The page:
Drawing the bubble curtain for sound attenuation



Cay Grunau, Hydrotechnik Lubeck GmbH, Germany


The idea of using compressed air in the water as a tool of environmental protection has been around for many years. This has been in the form of aeration for lake restoration, iceprevention, reduction of salt and silt intrusion into ports and as pneumatic oil (bubble) barriers. Hydrotechnik Lubeck has built all of the aforementioned systems.

For the last two years Hydrotecknik has been investigating a new application for the bubble curtain which also plays a part in environmental protection: underwater sound attenuation in the vicinity of building sites where piles are driven, as well as during underwater blasting activities. In 2008 tests were carried out for both of these cases.

The attenuation effect during pile driving was measured during the driving of a 60 m long Monopile, with the diameter of 4.7 m for the research platform FINO 3, which is under construction in the north sea, 45 miles west of the island Sylt. During the pile driving operation, a bubble curtain of 460 m in length was placed around the site. The sound generated by the driving operation was measured by ITAP.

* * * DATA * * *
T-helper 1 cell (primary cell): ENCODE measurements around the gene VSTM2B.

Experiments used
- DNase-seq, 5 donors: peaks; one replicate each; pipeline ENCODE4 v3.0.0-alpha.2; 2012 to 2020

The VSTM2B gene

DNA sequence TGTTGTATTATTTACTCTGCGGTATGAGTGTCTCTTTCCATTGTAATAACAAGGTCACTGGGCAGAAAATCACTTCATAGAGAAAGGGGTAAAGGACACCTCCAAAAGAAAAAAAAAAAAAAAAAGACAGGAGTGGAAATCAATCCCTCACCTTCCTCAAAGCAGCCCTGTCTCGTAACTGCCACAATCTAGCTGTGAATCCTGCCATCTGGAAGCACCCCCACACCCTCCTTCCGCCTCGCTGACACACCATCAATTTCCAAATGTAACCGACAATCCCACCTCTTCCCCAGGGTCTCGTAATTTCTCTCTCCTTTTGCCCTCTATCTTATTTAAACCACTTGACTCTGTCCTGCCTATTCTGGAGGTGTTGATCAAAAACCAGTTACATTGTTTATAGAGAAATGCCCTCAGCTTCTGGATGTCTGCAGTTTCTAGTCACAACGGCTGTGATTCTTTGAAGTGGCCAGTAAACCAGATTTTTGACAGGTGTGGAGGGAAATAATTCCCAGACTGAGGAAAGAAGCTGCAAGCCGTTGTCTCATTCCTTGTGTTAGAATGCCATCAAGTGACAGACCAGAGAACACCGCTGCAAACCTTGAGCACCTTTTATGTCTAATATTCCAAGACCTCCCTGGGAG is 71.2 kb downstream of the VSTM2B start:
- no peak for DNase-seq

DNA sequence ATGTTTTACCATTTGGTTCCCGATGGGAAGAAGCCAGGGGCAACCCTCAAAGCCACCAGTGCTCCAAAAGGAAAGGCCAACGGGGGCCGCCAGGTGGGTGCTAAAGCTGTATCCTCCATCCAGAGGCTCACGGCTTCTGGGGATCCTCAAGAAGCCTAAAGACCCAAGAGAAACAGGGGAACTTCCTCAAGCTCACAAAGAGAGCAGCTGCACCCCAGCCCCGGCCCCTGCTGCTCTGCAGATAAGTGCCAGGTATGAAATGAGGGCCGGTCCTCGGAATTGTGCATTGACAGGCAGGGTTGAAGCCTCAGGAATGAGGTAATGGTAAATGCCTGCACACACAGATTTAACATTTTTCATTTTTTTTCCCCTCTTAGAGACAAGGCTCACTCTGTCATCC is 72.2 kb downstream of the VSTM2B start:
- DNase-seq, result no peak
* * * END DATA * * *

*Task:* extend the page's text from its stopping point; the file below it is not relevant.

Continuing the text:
To protect the whales which are living in a nature reserve not to far from the site, the bubble curtain was in operation for the whole time of the pile driving. The  measurements were taken inside and outside of the bubble curtain. In total the attenuating effect was between 12 and 16 dB which was higher than expected. Further and more detailed measurements of the effectiveness of the bubble curtain are planned during the construction of the offshore wind energy project alpha ventus in the spring of 2009.

After the war, a huge amount of ammunition was dumped into the North-and Baltic Sea. Normally these bombs, which consist of approx. 350 kg of explosive, were detonated as soon as they were seen as a danger to the public. Besides other marine animals, these blasts are endangering the last of the whales in the Baltic Sea and because of this, the removal of the bombs by detonation is no longer considered appropriate.

Because at present there are no other practicable methods of removal than by ignition, the Interior Ministry of Schleswig Holstein and Hydrotechnik carried out 25 test blasts in which the effectiveness of the bubble curtain was measured by the FWG (Figure 2). The test shows that the bubble curtain is reducing shockwaves by 17 dB. Through this shockwave reduction, the endangering area of 3.1 km2 has now been reduced to 0.054 km2.

Based on the experience gathered in many other applications of under water air systems, Hydrotechnik designed, manufactured and deployed special nozzle pipes to ensure an optimal distribution of the compressed air which formed the bubble curtains.

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